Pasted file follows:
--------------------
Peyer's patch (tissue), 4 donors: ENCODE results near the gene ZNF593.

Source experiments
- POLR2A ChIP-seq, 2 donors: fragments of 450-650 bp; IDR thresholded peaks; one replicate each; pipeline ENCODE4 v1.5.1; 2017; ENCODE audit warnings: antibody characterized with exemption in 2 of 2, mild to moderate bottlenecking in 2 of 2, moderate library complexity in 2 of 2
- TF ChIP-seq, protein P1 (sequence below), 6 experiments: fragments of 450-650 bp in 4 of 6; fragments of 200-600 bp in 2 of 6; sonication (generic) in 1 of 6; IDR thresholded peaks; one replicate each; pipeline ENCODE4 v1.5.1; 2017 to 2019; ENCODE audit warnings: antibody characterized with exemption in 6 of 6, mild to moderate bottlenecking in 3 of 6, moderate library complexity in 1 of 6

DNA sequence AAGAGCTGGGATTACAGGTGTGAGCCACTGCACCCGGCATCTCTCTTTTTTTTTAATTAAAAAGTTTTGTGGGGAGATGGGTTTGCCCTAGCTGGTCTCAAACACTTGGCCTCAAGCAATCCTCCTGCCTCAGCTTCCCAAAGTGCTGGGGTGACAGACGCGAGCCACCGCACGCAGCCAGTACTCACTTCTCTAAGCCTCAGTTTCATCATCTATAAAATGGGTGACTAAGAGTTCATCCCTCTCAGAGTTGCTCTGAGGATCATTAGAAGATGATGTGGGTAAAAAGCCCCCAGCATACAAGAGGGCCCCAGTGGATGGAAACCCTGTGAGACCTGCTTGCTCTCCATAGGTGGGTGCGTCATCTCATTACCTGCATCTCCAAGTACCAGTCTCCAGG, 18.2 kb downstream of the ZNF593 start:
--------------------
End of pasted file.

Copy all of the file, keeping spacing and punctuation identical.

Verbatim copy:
Peyer's patch (tissue), 4 donors: ENCODE results near the gene ZNF593.

Source experiments
- POLR2A ChIP-seq, 2 donors: fragments of 450-650 bp; IDR thresholded peaks; one replicate each; pipeline ENCODE4 v1.5.1; 2017; ENCODE audit warnings: antibody characterized with exemption in 2 of 2, mild to moderate bottlenecking in 2 of 2, moderate library complexity in 2 of 2
- TF ChIP-seq, protein P1 (sequence below), 6 experiments: fragments of 450-650 bp in 4 of 6; fragments of 200-600 bp in 2 of 6; sonication (generic) in 1 of 6; IDR thresholded peaks; one replicate each; pipeline ENCODE4 v1.5.1; 2017 to 2019; ENCODE audit warnings: antibody characterized with exemption in 6 of 6, mild to moderate bottlenecking in 3 of 6, moderate library complexity in 1 of 6

DNA sequence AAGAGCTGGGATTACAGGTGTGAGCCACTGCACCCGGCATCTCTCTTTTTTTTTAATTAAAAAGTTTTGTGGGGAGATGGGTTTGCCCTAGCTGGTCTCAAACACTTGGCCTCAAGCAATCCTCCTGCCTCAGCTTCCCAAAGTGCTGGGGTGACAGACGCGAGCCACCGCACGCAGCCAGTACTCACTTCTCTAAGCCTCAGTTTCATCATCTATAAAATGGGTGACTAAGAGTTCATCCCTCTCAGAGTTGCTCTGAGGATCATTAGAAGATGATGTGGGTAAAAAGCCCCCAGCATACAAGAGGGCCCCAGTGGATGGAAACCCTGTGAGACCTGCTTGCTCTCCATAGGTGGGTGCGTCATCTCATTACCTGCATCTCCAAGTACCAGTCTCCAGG, 18.2 kb downstream of the ZNF593 start: